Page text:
At one point in “Holler,” a teacher asks Ruth (Jessica Barden) to stay after class, explaining why he won’t let her turn in her final term paper late, even if it means she won’t graduate. Granted, her attendance record is so spotty she can’t borrow books from the library, having to contemplate whether she can get away with sneaking off with something as weighty as “Madame Bovary” – she is gifted at calculations – but if it weren’t cruel enough that the teacher won’t relax the rules, it’s the additional limit he imposes upon her, suggesting that she attend a local IT school, knowing his friend is a recruiter there so she wouldn’t have to work hard.

A lack of imagination running through Ruth’s small town of Jackson becomes the real enemy in “Holler” as it holds the community from ever thinking they deserve better, but it’s not an affliction for the film’s writer/director Nicole Riegel, who crafts a compelling drama out of unexplored corners of economic downturn and finds ample rewards in discarded parts as readily as its heroine. While Riegel tackles an entire part of America that’s been left behind, impressively telling one story that speaks to multiple generations that have had less opportunity than the one that came before it, Ruth can only work with what’s in front of her, which happens to be aluminum cans. With her brother Blaze (Gus Halper), they cash in what they can at the local scrapyard, paid in bills that are as crumpled as what they turn in until the proprietor Hark (Austin Amelio) offers them a chance to make a few thousand a month hauling away unused materials from the many factories in the area that have gone under and selling it to eager buyers overseas.

The decision to take Hark up on his offer if it’ll pay the bills not all that difficult, with Ruth’s reasoning through of logic problems so elegant that it’s understandable there’s often sumptuous classical music accompaniment any time she’s observed thinking to herself. But figuring out other people is far harder, with Barden displaying a world-weariness well beyond her years as Ruth deals with a mother (Pamela Adlon) who lost her trust when she went to prison for her drug abuse, Hark, whose illicit activity should set off alarms if his actions didn’t make so much sense in the reality they face, and Linda (a standout Becky Ann Baker), a former co-worker of her mom’s at the local meatpacking plant who can be admired for her steely resolve and still somewhat pitied by Ruth in representing a future she doesn’t want. The only constant is Blaze, whose belief in Ruth exceeds how much faith she has in herself, and as the two get increasingly in over their heads pillaging abandoned companies with the goal of getting Ruth to college, the depth of their bond shines through as one can see the confidence that she projects to the world starts to fill in internally.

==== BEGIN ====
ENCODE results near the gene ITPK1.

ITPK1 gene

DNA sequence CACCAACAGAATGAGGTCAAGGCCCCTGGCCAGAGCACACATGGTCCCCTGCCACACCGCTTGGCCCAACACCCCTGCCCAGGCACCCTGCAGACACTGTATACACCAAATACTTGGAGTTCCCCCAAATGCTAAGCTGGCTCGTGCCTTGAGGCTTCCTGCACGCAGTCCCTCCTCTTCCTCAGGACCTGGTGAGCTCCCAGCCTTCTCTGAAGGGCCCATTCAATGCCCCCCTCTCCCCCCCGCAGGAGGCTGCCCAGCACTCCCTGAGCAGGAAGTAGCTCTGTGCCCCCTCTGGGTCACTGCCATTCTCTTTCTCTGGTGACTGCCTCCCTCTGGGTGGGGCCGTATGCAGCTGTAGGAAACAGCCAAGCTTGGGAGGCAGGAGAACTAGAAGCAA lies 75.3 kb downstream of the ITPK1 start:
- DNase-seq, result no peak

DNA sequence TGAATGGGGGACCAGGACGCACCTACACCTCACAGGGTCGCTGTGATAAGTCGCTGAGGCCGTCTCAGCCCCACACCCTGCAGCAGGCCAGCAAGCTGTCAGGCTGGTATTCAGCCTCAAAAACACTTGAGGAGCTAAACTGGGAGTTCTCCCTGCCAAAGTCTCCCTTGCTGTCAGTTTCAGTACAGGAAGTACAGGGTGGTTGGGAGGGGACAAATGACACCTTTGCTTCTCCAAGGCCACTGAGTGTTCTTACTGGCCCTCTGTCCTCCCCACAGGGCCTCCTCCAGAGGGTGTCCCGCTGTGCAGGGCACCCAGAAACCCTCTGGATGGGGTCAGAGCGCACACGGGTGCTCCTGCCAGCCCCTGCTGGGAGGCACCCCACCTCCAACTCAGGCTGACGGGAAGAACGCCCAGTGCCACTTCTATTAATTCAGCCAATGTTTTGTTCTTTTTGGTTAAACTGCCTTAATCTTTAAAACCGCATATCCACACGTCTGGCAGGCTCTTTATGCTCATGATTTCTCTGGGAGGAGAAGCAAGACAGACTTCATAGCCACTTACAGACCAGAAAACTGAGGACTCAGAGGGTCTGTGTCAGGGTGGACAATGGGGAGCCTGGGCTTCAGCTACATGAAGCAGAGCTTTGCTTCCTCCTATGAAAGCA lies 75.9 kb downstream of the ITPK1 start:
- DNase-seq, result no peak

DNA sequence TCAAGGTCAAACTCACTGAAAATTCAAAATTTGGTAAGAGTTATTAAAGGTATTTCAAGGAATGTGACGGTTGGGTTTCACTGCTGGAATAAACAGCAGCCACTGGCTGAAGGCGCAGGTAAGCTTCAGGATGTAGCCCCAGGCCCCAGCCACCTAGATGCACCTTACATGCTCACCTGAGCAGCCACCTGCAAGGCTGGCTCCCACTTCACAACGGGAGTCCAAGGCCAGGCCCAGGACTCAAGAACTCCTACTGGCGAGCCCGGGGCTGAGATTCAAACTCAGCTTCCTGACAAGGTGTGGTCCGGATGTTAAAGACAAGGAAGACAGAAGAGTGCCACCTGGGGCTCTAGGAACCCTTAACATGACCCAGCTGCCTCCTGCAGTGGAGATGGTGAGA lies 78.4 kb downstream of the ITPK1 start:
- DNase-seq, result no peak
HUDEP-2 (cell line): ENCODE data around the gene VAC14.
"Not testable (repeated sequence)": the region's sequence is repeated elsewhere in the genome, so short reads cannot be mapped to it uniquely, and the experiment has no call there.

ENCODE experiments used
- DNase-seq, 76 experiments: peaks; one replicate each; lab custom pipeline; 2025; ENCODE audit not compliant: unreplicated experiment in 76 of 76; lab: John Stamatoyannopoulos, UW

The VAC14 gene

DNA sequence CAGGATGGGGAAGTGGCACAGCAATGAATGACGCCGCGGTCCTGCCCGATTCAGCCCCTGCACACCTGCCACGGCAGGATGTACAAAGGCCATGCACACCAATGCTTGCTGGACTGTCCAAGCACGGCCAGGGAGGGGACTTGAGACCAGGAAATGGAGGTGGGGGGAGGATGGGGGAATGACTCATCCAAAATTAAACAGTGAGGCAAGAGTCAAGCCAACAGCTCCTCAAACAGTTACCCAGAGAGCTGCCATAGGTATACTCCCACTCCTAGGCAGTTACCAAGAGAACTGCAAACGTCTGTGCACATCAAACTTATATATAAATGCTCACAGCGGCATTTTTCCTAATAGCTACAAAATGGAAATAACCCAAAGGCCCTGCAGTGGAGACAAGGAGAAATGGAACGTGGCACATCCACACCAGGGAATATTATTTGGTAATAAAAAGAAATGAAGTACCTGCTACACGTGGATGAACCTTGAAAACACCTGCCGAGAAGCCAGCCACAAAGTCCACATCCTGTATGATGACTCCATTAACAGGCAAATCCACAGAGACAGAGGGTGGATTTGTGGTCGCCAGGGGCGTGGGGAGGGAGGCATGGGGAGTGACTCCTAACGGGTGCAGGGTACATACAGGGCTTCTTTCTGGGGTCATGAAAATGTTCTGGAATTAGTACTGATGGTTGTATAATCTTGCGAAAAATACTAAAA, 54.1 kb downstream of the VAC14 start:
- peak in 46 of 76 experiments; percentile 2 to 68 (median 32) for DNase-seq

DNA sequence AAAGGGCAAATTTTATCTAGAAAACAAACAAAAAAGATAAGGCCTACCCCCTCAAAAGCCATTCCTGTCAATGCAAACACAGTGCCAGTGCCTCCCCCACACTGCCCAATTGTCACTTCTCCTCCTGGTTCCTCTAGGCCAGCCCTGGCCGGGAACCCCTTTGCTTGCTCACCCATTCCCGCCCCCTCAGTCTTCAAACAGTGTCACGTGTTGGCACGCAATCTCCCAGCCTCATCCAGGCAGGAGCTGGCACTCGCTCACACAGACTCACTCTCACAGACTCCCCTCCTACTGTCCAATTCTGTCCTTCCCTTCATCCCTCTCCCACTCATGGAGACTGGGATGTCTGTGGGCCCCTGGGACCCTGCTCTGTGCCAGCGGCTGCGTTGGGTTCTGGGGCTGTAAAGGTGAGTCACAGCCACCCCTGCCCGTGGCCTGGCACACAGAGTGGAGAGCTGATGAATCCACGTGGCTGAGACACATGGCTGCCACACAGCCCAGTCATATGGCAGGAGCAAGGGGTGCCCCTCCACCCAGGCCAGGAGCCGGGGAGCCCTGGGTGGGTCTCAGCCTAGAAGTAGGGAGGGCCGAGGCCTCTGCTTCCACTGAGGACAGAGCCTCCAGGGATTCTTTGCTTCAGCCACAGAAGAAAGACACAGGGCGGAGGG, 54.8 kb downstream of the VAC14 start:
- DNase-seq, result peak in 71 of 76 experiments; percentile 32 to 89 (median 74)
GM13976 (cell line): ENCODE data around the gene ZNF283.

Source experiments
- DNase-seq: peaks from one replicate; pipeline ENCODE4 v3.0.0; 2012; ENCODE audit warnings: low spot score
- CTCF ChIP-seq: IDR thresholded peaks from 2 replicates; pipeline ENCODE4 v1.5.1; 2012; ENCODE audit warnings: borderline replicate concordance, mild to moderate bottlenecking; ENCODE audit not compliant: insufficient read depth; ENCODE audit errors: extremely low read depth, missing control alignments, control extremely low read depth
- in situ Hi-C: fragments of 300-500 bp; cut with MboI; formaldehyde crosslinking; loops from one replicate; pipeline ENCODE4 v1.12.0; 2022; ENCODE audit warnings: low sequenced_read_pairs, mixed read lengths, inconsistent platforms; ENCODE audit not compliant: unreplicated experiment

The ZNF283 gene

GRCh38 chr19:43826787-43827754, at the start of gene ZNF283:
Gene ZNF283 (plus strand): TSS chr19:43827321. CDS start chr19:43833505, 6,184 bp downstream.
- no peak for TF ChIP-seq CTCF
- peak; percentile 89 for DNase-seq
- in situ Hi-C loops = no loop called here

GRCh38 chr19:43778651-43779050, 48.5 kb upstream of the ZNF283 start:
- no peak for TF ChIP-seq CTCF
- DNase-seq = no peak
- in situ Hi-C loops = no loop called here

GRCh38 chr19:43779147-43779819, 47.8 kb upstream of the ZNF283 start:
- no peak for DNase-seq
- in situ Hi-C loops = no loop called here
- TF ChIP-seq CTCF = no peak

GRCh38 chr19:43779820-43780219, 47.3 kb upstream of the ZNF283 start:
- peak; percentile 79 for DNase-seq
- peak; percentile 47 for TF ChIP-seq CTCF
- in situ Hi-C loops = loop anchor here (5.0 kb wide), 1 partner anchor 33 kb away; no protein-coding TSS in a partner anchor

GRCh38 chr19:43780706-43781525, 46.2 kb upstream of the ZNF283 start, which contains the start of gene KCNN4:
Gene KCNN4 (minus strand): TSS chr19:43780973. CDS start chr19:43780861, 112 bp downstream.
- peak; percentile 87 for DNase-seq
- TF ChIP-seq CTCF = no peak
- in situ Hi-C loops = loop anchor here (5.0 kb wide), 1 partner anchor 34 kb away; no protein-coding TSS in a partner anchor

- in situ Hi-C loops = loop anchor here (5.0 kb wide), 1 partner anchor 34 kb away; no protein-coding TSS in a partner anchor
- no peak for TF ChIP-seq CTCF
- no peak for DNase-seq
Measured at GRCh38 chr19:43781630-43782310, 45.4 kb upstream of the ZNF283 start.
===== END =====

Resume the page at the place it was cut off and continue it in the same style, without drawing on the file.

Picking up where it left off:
Although “Holler” runs a lean 90 minutes with a non-nonsense narrative drive, every scene arrives dynamically, visually conveyed with Dustin Lane’s curly cinematography that gets inside moments that can turn on a dime and becomes reflective of characters who don’t necessarily know what decisions they’ll make until their made, so precarious is their situation. The uncertainty adds to the film’s tension and energy, of course, but it also gives a humanity to the characters that’s as authentic and typically unseen on screen as any of the other elements Riegel wrangled from her native Ohio to appear in front of the camera, and for all the coveted metals that Ruth and Blaze throw into their pickup to make ends meet, it’s the film that emerges as something truly precious.

“Holler” will screen at the Deauville Film Festival on September 9th at 6:30 pm at the Casino, September 11th at 4 pm at the Casino and September 13th at 6:30 pm at the Morny.